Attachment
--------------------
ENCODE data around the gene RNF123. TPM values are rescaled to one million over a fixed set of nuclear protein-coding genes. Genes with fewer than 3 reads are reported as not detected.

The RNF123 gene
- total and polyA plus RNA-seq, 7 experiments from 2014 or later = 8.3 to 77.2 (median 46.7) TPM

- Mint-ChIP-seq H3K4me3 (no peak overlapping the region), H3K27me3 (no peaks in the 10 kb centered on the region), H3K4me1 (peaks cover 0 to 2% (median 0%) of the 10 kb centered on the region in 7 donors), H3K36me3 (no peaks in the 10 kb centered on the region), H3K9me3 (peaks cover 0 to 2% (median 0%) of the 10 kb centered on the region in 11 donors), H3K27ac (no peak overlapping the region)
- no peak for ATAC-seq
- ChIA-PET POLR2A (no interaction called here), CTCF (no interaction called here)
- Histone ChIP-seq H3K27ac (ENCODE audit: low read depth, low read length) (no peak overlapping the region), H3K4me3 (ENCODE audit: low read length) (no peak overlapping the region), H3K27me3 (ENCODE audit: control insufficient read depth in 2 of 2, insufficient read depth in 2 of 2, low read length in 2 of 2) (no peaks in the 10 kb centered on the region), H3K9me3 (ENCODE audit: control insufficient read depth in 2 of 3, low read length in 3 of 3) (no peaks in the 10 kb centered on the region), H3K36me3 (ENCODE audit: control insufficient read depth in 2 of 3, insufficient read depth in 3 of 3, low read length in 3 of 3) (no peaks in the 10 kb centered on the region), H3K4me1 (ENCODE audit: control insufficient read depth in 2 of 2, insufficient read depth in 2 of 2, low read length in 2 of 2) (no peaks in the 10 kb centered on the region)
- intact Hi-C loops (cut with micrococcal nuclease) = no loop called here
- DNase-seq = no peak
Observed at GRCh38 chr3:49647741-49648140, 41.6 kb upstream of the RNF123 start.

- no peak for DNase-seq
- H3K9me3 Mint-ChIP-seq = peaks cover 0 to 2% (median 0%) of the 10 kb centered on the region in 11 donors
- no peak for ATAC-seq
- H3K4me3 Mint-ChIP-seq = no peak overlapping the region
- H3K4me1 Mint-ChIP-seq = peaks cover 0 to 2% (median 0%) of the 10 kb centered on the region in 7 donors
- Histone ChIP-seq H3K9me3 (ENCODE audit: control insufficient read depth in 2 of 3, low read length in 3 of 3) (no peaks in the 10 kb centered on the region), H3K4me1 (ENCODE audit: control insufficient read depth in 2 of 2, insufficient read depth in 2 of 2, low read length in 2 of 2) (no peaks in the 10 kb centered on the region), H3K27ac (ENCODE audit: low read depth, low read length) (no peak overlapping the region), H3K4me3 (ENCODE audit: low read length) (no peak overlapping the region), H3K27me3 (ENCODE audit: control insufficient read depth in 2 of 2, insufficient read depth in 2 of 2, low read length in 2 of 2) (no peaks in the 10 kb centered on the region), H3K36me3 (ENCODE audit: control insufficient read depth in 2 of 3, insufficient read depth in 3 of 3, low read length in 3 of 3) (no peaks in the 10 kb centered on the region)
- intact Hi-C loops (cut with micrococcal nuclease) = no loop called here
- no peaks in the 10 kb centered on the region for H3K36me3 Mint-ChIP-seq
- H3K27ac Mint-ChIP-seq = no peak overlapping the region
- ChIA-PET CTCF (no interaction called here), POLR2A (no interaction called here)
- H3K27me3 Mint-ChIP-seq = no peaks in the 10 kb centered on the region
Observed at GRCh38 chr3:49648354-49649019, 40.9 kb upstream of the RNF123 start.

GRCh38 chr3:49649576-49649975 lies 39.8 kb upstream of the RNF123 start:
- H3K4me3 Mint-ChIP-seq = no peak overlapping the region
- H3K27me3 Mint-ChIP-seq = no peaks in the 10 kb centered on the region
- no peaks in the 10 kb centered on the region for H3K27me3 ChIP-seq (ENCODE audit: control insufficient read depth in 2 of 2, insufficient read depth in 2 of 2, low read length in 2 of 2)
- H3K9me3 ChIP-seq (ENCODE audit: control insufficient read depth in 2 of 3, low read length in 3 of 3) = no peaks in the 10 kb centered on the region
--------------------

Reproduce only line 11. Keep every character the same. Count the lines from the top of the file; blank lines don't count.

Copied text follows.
- no peak for DNase-seq